Boy Scouts Gay Policy: California May Revoke BSA Tax Exempt Status For LGBT Discrimination

The California Senate passed a bill that would revoke the tax exempt status of the Boy Scouts of America for discrimination against LGBT adults. This bold move by the California legislature sets a commanding precedent that discrimination against the LGBT community will not be tax-exempt.

The Youth Equality Act of 2013, known as SB 323, was approved by a 27-9 vote on Thursday. It is set to end sales and corporate tax exemptions for any youth group that discriminated against members or participants on the basis of sexual orientation or gender identity. This response to the Boy Scouts' recent announcement to include gay members but ban adult gay Scout leaders was authored by California Sen. Ricardo Lara (D-Long Beach), the first openly gay Hispanic elected to the California state senate in 2011. 

SB 323 is momentous proof of California's laws reflecting its values. “This is a historic milestone in California history — it is the first time one of the state’s legislative chambers has voted in favor of an LGBT piece of legislation with a two-thirds majority,” said John O’Connor, Equality California executive director. 

Sen. Lara summarized the bill powerfully in a statement on the California Senate floor: “We shouldn’t allow discrimination to be subsidized; not in our state, not on our dime.”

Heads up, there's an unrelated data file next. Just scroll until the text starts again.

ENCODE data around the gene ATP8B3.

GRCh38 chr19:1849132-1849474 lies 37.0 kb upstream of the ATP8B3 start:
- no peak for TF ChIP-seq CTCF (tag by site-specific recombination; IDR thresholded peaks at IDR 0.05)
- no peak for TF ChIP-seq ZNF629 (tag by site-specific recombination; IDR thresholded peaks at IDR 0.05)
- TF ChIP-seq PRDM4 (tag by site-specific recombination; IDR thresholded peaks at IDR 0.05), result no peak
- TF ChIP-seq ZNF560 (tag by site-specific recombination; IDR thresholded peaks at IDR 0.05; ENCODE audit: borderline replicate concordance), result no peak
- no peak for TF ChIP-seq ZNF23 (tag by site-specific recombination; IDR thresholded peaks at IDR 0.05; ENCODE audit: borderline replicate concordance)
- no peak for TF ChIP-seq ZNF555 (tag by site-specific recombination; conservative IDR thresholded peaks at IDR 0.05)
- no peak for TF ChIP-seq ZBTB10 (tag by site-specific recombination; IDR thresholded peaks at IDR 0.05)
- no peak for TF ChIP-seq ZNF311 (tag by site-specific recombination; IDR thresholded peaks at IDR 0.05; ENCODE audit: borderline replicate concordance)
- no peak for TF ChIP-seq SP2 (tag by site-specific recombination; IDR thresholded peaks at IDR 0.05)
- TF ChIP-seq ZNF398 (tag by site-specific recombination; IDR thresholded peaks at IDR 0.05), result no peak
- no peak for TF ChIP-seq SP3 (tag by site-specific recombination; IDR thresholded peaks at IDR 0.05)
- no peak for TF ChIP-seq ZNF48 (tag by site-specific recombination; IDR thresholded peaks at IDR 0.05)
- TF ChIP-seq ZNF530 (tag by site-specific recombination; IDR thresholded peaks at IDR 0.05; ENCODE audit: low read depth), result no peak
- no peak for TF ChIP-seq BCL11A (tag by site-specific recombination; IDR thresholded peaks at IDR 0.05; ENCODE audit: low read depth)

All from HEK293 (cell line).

The Boy Scouts' gay policy serves as a symbolic representation of the ongoing debate for gay rights since it is connected to all sectors of society — public (tax breaks), nonprofit (communitydevelopment), corporate (major fundraiser). It touches all the different aspects of life in America that are currently going through the growing pains of adopting an inclusive culture. 

Somehow anti-LGBT advocates have associated open expression of identity as equal to degrading morality. When the decision to include gay members was announced many prominent conservatives declared another round of world-ending warnings. Growing anti-LGBT vitriol that has emerged from this broader national debate has even resulted in increased violence against LGBT members of society.

The Boy Scouts' reluctant easing of inclusiveness is proof of "absurd assumptions and stereotypes that perpetuate homophobia and ignorance" according to Sen. Lara. Instead of further justifying the sluggedness of acceptance, the Boy Scouts could have chosen to represent a new frontier of social development. They chose the safer route of appeasing both sides of the debate which really has only served to anger both further.

In light of this, SB 323 is a resounding statement on the future of LGBT rights, and not just within the Boy Scouts. More states will focus on protecting their LGBT constituents against discrimination at every level without the world caving in.

This is just a matter of time.

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Shwetika Baijal

Shwetika is PolicyMic's first columnist and writes for the Millenials and the Media column. She focuses on how the media frames policy and cultural issues, how the media's framing effects public opinion, and in turn how public opinion affects the policies and issues under discussion.

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